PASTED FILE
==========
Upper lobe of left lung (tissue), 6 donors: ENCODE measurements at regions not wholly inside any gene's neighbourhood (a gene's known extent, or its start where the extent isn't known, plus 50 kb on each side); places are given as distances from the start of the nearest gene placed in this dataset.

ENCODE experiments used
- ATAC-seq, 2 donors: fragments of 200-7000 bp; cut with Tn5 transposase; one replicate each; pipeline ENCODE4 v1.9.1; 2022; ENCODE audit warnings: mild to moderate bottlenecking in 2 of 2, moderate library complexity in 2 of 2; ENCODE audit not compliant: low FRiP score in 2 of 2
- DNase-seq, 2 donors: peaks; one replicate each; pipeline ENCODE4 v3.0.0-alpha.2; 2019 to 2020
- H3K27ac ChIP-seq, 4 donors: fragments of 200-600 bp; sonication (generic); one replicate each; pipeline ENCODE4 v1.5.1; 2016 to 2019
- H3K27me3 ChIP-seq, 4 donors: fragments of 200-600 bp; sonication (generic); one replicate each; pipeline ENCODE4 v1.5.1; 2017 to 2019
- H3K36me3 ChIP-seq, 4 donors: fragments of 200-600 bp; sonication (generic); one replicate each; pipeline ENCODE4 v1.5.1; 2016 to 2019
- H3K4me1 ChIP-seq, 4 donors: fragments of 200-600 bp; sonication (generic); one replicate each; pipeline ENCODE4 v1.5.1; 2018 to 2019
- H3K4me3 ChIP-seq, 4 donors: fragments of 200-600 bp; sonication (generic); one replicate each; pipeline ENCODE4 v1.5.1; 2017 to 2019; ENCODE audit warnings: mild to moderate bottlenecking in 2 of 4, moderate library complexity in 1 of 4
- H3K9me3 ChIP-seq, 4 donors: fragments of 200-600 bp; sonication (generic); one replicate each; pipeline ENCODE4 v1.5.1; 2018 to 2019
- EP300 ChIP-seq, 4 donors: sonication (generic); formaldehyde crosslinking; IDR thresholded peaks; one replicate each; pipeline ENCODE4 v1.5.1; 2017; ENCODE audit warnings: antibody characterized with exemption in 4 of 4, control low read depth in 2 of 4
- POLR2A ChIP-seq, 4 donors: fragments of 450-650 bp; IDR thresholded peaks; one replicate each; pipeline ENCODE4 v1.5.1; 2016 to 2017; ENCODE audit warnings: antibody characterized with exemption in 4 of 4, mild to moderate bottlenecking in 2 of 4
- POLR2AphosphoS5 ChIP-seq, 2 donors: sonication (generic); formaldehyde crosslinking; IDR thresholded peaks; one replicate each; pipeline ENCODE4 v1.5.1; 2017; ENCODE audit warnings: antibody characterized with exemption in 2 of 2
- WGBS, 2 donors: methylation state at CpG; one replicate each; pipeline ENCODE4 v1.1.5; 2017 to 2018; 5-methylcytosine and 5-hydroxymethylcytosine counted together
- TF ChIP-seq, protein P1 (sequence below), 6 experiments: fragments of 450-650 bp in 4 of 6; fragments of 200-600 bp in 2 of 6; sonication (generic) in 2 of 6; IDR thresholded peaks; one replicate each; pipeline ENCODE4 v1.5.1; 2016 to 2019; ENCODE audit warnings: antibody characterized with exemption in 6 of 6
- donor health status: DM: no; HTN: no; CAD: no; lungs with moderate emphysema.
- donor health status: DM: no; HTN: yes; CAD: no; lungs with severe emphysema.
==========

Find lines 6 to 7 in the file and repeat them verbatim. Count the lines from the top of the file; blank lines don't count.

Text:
- H3K27me3 ChIP-seq, 4 donors: fragments of 200-600 bp; sonication (generic); one replicate each; pipeline ENCODE4 v1.5.1; 2017 to 2019
- H3K36me3 ChIP-seq, 4 donors: fragments of 200-600 bp; sonication (generic); one replicate each; pipeline ENCODE4 v1.5.1; 2016 to 2019